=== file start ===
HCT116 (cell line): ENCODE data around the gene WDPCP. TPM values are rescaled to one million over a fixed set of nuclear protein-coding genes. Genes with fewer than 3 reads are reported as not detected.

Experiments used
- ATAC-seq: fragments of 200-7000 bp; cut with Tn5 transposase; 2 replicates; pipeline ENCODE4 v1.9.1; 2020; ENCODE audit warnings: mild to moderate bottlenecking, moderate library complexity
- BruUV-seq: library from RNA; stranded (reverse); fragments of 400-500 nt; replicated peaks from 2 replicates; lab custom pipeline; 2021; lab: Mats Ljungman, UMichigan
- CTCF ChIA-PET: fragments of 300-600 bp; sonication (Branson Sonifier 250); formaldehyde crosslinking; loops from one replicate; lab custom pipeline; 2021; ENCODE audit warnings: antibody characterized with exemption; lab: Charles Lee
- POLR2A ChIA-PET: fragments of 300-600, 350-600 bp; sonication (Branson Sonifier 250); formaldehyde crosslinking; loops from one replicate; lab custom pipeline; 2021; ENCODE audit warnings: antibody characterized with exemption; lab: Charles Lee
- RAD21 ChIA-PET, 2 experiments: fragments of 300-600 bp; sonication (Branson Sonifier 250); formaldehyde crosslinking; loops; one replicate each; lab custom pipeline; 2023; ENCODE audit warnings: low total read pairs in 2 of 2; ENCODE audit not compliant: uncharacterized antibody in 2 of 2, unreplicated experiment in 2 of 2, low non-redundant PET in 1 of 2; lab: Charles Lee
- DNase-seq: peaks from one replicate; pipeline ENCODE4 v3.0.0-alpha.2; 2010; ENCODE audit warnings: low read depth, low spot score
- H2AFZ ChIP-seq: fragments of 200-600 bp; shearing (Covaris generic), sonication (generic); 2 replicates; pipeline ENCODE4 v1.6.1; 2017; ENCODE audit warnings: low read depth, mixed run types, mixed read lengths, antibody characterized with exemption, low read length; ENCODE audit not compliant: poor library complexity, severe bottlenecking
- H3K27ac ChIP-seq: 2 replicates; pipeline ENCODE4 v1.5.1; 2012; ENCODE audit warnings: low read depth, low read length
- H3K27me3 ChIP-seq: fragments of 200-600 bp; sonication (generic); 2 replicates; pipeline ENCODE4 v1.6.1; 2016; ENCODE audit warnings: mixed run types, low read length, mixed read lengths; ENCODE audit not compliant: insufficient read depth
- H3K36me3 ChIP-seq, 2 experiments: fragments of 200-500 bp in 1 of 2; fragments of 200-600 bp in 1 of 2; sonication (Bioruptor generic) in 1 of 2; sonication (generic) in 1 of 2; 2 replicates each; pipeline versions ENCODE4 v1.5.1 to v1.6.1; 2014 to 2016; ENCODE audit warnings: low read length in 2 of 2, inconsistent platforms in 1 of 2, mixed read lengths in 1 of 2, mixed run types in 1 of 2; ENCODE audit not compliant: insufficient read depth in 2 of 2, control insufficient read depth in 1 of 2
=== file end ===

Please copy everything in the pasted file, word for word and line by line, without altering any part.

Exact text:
HCT116 (cell line): ENCODE data around the gene WDPCP. TPM values are rescaled to one million over a fixed set of nuclear protein-coding genes. Genes with fewer than 3 reads are reported as not detected.

Experiments used
- ATAC-seq: fragments of 200-7000 bp; cut with Tn5 transposase; 2 replicates; pipeline ENCODE4 v1.9.1; 2020; ENCODE audit warnings: mild to moderate bottlenecking, moderate library complexity
- BruUV-seq: library from RNA; stranded (reverse); fragments of 400-500 nt; replicated peaks from 2 replicates; lab custom pipeline; 2021; lab: Mats Ljungman, UMichigan
- CTCF ChIA-PET: fragments of 300-600 bp; sonication (Branson Sonifier 250); formaldehyde crosslinking; loops from one replicate; lab custom pipeline; 2021; ENCODE audit warnings: antibody characterized with exemption; lab: Charles Lee
- POLR2A ChIA-PET: fragments of 300-600, 350-600 bp; sonication (Branson Sonifier 250); formaldehyde crosslinking; loops from one replicate; lab custom pipeline; 2021; ENCODE audit warnings: antibody characterized with exemption; lab: Charles Lee
- RAD21 ChIA-PET, 2 experiments: fragments of 300-600 bp; sonication (Branson Sonifier 250); formaldehyde crosslinking; loops; one replicate each; lab custom pipeline; 2023; ENCODE audit warnings: low total read pairs in 2 of 2; ENCODE audit not compliant: uncharacterized antibody in 2 of 2, unreplicated experiment in 2 of 2, low non-redundant PET in 1 of 2; lab: Charles Lee
- DNase-seq: peaks from one replicate; pipeline ENCODE4 v3.0.0-alpha.2; 2010; ENCODE audit warnings: low read depth, low spot score
- H2AFZ ChIP-seq: fragments of 200-600 bp; shearing (Covaris generic), sonication (generic); 2 replicates; pipeline ENCODE4 v1.6.1; 2017; ENCODE audit warnings: low read depth, mixed run types, mixed read lengths, antibody characterized with exemption, low read length; ENCODE audit not compliant: poor library complexity, severe bottlenecking
- H3K27ac ChIP-seq: 2 replicates; pipeline ENCODE4 v1.5.1; 2012; ENCODE audit warnings: low read depth, low read length
- H3K27me3 ChIP-seq: fragments of 200-600 bp; sonication (generic); 2 replicates; pipeline ENCODE4 v1.6.1; 2016; ENCODE audit warnings: mixed run types, low read length, mixed read lengths; ENCODE audit not compliant: insufficient read depth
- H3K36me3 ChIP-seq, 2 experiments: fragments of 200-500 bp in 1 of 2; fragments of 200-600 bp in 1 of 2; sonication (Bioruptor generic) in 1 of 2; sonication (generic) in 1 of 2; 2 replicates each; pipeline versions ENCODE4 v1.5.1 to v1.6.1; 2014 to 2016; ENCODE audit warnings: low read length in 2 of 2, inconsistent platforms in 1 of 2, mixed read lengths in 1 of 2, mixed run types in 1 of 2; ENCODE audit not compliant: insufficient read depth in 2 of 2, control insufficient read depth in 1 of 2